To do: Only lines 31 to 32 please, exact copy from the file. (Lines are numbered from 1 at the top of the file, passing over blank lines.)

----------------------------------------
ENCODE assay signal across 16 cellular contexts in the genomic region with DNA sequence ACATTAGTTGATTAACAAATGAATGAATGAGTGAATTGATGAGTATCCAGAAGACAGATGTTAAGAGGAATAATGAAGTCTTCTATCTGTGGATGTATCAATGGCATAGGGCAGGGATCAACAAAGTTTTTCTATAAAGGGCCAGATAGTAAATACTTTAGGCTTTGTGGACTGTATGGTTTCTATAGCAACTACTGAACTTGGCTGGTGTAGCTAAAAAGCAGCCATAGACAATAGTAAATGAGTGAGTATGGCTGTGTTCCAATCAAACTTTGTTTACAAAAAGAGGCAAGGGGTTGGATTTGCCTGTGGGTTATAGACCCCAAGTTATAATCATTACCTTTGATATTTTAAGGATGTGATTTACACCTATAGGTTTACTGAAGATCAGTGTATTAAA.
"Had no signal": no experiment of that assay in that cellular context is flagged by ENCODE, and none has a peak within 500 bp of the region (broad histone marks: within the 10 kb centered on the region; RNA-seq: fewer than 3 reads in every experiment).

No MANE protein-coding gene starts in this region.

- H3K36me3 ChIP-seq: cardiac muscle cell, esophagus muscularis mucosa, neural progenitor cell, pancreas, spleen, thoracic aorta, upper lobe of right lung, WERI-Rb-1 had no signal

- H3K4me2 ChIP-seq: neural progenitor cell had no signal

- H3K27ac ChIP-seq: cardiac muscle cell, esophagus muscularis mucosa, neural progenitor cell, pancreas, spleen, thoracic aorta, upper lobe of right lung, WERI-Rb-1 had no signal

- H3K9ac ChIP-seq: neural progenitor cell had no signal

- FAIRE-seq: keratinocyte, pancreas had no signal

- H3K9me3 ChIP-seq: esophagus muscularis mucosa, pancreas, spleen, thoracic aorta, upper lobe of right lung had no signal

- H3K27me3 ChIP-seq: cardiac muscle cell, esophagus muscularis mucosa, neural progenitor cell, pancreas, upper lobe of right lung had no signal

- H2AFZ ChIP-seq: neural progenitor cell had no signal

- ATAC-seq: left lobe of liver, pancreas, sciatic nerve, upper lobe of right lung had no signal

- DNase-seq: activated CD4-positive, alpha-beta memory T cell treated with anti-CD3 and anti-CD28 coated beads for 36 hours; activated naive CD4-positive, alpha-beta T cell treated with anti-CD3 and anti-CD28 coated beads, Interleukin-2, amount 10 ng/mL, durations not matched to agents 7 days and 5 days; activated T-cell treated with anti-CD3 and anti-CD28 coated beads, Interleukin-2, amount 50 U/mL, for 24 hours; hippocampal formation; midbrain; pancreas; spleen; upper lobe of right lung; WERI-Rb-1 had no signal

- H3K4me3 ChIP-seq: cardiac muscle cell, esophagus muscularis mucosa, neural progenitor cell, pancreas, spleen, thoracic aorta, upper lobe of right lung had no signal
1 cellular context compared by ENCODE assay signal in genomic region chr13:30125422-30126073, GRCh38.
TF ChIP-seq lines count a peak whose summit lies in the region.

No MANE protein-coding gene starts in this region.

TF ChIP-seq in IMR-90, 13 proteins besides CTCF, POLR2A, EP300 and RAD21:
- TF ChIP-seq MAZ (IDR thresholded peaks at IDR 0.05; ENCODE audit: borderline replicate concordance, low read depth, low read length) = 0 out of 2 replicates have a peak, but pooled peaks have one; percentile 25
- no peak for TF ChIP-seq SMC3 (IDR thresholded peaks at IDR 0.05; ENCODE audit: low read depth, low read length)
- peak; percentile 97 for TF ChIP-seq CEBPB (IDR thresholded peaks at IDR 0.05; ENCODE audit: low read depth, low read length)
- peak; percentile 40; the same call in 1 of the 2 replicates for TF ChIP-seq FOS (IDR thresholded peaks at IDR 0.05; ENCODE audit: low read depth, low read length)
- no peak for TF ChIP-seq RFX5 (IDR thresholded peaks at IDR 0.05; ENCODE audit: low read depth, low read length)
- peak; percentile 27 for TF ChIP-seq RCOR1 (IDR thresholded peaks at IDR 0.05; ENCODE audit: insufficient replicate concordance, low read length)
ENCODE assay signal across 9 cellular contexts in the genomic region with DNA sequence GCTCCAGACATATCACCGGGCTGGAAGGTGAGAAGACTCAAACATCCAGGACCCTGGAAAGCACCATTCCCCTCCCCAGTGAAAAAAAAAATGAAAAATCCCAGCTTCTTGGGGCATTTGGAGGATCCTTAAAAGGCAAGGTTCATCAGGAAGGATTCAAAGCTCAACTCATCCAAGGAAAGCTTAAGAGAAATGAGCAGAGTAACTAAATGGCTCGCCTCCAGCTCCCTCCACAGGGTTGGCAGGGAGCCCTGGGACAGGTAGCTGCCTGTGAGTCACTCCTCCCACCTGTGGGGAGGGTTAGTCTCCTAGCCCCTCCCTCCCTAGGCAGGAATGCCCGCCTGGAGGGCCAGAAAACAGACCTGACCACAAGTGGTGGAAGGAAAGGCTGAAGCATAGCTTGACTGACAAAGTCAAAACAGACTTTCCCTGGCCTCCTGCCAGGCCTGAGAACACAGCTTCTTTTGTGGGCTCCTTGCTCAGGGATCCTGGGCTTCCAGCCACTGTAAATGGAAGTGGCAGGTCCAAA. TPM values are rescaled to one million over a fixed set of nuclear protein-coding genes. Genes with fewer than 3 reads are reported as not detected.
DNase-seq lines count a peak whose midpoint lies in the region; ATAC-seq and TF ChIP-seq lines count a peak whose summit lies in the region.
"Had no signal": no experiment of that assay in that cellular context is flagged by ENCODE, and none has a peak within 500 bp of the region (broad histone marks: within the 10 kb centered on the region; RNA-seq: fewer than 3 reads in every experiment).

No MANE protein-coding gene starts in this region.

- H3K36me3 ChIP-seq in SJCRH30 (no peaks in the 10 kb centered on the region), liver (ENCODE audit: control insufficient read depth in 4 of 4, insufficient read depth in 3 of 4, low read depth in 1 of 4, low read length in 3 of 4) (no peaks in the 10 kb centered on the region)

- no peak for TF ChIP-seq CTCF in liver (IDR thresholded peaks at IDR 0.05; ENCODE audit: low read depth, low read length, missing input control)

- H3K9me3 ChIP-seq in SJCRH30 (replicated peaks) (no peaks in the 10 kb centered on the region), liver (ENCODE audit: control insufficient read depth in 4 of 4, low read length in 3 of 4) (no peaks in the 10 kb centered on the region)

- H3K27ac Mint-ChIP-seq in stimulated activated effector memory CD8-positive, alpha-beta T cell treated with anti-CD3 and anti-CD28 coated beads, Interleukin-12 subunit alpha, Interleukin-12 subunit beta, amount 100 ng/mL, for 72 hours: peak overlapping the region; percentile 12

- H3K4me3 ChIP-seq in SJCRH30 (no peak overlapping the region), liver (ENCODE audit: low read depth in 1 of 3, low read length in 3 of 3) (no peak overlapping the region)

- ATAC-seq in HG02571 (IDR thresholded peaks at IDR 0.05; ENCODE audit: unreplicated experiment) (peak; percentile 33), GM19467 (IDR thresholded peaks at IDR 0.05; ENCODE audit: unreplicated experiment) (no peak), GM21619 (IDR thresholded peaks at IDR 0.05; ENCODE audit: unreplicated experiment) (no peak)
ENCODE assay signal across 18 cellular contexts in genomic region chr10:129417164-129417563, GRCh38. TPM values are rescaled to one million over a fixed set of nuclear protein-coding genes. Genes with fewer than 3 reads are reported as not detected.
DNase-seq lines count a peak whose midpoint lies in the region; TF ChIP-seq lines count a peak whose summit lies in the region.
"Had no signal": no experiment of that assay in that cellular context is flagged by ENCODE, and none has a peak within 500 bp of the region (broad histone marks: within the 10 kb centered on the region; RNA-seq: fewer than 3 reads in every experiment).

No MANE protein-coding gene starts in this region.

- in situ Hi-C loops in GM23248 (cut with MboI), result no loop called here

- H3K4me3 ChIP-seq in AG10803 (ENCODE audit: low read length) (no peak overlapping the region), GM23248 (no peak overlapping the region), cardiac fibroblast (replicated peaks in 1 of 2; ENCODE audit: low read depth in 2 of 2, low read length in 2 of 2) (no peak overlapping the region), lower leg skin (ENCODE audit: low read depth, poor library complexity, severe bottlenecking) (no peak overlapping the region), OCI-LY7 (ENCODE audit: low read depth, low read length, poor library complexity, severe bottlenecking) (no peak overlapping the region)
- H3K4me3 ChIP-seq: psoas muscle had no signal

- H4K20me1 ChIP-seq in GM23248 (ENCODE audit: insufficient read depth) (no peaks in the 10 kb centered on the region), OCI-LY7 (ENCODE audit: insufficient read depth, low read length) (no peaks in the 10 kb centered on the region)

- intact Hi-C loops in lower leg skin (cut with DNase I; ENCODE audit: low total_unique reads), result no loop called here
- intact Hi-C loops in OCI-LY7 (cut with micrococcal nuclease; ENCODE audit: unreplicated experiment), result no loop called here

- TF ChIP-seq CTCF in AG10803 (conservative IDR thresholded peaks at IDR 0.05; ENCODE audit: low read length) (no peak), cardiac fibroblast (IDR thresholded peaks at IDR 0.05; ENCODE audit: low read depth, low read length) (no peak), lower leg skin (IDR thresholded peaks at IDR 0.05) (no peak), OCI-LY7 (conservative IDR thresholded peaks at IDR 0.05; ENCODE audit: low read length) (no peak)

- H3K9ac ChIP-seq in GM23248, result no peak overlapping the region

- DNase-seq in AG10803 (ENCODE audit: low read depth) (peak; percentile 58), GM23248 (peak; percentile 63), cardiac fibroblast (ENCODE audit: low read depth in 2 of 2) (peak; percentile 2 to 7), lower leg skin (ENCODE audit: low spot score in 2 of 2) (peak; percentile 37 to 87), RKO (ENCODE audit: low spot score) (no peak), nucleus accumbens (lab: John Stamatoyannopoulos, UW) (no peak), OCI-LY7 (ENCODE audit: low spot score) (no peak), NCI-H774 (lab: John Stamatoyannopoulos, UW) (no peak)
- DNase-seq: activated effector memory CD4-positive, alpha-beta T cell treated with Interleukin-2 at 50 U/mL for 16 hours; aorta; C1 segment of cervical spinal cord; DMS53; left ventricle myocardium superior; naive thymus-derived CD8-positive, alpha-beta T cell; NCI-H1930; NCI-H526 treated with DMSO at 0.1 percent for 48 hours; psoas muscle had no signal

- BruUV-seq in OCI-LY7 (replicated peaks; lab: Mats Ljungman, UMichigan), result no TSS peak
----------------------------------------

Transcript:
- H3K9me3 ChIP-seq in SJCRH30 (replicated peaks) (no peaks in the 10 kb centered on the region), liver (ENCODE audit: control insufficient read depth in 4 of 4, low read length in 3 of 4) (no peaks in the 10 kb centered on the region)

- H3K27ac Mint-ChIP-seq in stimulated activated effector memory CD8-positive, alpha-beta T cell treated with anti-CD3 and anti-CD28 coated beads, Interleukin-12 subunit alpha, Interleukin-12 subunit beta, amount 100 ng/mL, for 72 hours: peak overlapping the region; percentile 12